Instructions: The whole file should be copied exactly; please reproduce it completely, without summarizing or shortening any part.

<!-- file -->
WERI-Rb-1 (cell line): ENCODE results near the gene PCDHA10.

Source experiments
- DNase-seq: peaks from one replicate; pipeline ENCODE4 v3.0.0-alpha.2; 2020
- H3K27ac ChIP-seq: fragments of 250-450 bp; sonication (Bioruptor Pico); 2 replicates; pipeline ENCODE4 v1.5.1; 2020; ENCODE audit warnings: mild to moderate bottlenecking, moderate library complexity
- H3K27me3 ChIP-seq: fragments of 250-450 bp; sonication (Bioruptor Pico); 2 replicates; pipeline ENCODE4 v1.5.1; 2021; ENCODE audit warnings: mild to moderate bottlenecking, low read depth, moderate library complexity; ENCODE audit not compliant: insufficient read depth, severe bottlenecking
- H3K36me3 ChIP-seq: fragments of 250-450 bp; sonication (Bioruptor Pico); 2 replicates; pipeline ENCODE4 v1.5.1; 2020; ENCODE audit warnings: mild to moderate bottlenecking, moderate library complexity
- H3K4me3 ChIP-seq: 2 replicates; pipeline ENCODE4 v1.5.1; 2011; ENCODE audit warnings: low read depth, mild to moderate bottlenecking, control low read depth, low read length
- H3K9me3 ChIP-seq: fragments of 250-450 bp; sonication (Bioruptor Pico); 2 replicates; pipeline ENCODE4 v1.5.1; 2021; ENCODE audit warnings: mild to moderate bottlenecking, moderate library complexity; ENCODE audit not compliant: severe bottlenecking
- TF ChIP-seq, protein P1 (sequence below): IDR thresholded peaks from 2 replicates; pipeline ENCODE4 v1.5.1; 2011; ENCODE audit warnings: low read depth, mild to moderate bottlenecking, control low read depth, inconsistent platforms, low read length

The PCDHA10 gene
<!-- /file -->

WERI-Rb-1 (cell line): ENCODE results near the gene PCDHA10.

Source experiments
- DNase-seq: peaks from one replicate; pipeline ENCODE4 v3.0.0-alpha.2; 2020
- H3K27ac ChIP-seq: fragments of 250-450 bp; sonication (Bioruptor Pico); 2 replicates; pipeline ENCODE4 v1.5.1; 2020; ENCODE audit warnings: mild to moderate bottlenecking, moderate library complexity
- H3K27me3 ChIP-seq: fragments of 250-450 bp; sonication (Bioruptor Pico); 2 replicates; pipeline ENCODE4 v1.5.1; 2021; ENCODE audit warnings: mild to moderate bottlenecking, low read depth, moderate library complexity; ENCODE audit not compliant: insufficient read depth, severe bottlenecking
- H3K36me3 ChIP-seq: fragments of 250-450 bp; sonication (Bioruptor Pico); 2 replicates; pipeline ENCODE4 v1.5.1; 2020; ENCODE audit warnings: mild to moderate bottlenecking, moderate library complexity
- H3K4me3 ChIP-seq: 2 replicates; pipeline ENCODE4 v1.5.1; 2011; ENCODE audit warnings: low read depth, mild to moderate bottlenecking, control low read depth, low read length
- H3K9me3 ChIP-seq: fragments of 250-450 bp; sonication (Bioruptor Pico); 2 replicates; pipeline ENCODE4 v1.5.1; 2021; ENCODE audit warnings: mild to moderate bottlenecking, moderate library complexity; ENCODE audit not compliant: severe bottlenecking
- TF ChIP-seq, protein P1 (sequence below): IDR thresholded peaks from 2 replicates; pipeline ENCODE4 v1.5.1; 2011; ENCODE audit warnings: low read depth, mild to moderate bottlenecking, control low read depth, inconsistent platforms, low read length

The PCDHA10 gene